On This Date In History: It wasn’t supposed to be able to happen. Modern ships. Modern communications. Modern radar. A huge Atlantic Ocean. Yet, two ships managed to run into one another on the high seas off the coast of Nantucket. At 11:10 pm the Swedish liner Stockholm and Italian Liner Adrea Doria collided in heavy fog. The Italians(over 1700 passengers) were coming from Europe to New York while the Swedes(just under 750 passengers) were headed home from the New World. The Stockholm was traveling a bit north of its recommended route in an effort to save time. Fog was thick. The Doria had a much more sophisticated radar and picked up the Stockholm at a distance of 17 miles. The Stockholm radar operator picked up the Doria at 12 miles. Like the Stockholm, the Doria was trying to keep its schedule and only slightly reduced speed in spite of the reduced visibility. So, both Captains seemed to have sacrificed safety in the name of speed.

Apparently, the normal procedure for ships passing was port to port. But for some reason, the Italian Captain decided to turn port and make an unconventional starboard to starboard passage. It is thought the Italian Captain thought that the Swede was doing the same thing. Why these guys didn’t get on the radio and talk about it is a mystery. Or maybe they did and there was a language barrier. Whatever the case, the two slammed into each other. The Stockholm had a reinforced, ice breaker bow and just sliced the Doria. The Stockholm sustained damage and a handful of crew members died. Nearly 50 passengers and crew died on the Doria as the ice-breaker bow cut into passenger quarters. One man watched in horror as his wife was dragged out of the Doria never to be seen again. But one story caught the attention of the press and forever dubbed 14 year-old Linda Morgan as the “the miracle girl.” Morgan was taken from her bunk on the Doria as the two ships separated. She was found on board the Stockholm. I do not think she was charged with being a stow away.

The Doria listed badly so only half of her lifeboats were available for evacuation. The Stockholm though lowered its boats and other liners in the area quickly answered the doomed Doria’s mayday call. It is the greatest maritime rescue in the annals of history with 1660 souls plucked from the sea.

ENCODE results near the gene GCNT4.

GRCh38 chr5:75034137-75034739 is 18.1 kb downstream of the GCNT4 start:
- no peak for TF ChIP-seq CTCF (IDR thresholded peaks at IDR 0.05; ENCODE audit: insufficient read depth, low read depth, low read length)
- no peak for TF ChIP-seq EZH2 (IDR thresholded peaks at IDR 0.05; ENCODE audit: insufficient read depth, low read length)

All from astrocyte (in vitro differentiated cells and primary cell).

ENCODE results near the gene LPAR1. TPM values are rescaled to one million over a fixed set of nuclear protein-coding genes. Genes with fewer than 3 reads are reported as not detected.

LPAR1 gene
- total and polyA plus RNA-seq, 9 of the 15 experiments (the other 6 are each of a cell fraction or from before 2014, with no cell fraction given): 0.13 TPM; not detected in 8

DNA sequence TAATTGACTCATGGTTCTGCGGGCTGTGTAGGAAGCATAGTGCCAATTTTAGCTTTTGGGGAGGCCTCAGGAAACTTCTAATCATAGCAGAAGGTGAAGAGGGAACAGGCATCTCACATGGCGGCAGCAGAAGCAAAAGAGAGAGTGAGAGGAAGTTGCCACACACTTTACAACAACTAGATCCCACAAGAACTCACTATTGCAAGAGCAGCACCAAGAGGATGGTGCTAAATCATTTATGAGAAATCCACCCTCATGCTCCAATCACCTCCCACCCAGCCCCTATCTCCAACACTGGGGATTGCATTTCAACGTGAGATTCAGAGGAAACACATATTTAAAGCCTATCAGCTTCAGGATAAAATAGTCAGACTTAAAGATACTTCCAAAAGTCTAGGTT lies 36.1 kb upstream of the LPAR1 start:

Here is the Bob Symon/ Ward Cleaver moral to this story: You can have the most sophisticated top-shelf equipment and technology in the world. But if you’ve got a doofus operating that stuff, its worthless. Now the self-serving but honest plug: Remember that when choosing which channel to watch next time there is severe weather and you really want to know what is going on.

Return to Earth from and for The Stars
July 24, 2007

The forecast is a little tricky for the weekend. We still have the upper low and attenuating weakness in the atmosphere migrating westward. Today we will have an isolated t’storm south and east but for the most part it will be dry. Still have scattered stuff for Wed and Thu. After that, stay tuned because its a bit unsettled.
On This Date In History: President Kennedy had pledged to put a man on the moon and return him safely to earth by the end of the decade of the 1960’s. We tend to think that the pledge was fulfilled on July 20, 1969 when Neil Armstrong took one small step for man and on giant leap for man kind. But it was really fulfilled on July 24, 1969 when the Apollo 11 astronauts splashed down in the Pacific Ocean safely. Remember, this had never been done before and no one knew if there were any alien microbes on the moon that could wipe out all of life on the planet. So, the astronauts wore special suits and had gas masks when they got off the helicopter on the deck of the USS Hornet. They then went directly to a trailer on the hanger deck of the carrier where they were quarantined for several days. No word on whether or not it was a FEMA trailer. The picture above shows President Nixon speaking to the astronauts from their home. Can’t have the Commander In Chief being exposed to green cheese bacteria.

July 24, 1959 was the day of the big “Kitchen Debate” between Soviet Premier Nikita Khrushchev and Vice President Richard Nixon. The pair were at a US Trade and Cultural Fair in Moscow and unexpectedly ran into one another at the kitchen exhibit. They then began a debate about the merits of US technology vs. Soviet technology. At the time,the Soviets were ahead on missile technology and that’s about it. You may have called it the guns vs. butter debate.
The Fallen Star: I have to admit, the only reason I recognize the name Lindsay Lohan is from all of the brushes with the law. On this date in 2007, Lohan was released on bond for charges of DUI and cocaine possession. She just finished her second stint of alcohol rehab. She just starred in a movie with Jane Fonda where Jane apparently gave her a talking to about cleaning up her act. They say that stars are held up as role models for young Americans and some people say that should not be the case as exemplified by this case. But, perhaps this is a good example for young people on the potential destructive nature of “recreational” activities. Much of what we think is “fun” in our youth turns out to be regrettably devastating later on. Fortunately, in this case, no harm was done to others but sadly, we see in the news all the time that poor decision making by one individual can lead to disaster for others and shatter entire families who otherwise would not have been connected to the misbehaving individual. Let us hope Ms. Lohan gets help and wants help. If you find yourself in a situation that you know in your heart could lead to disaster for you or others, don’t be afraid to stand up, extend a hand and accept the help that others are willing to give, before its too late.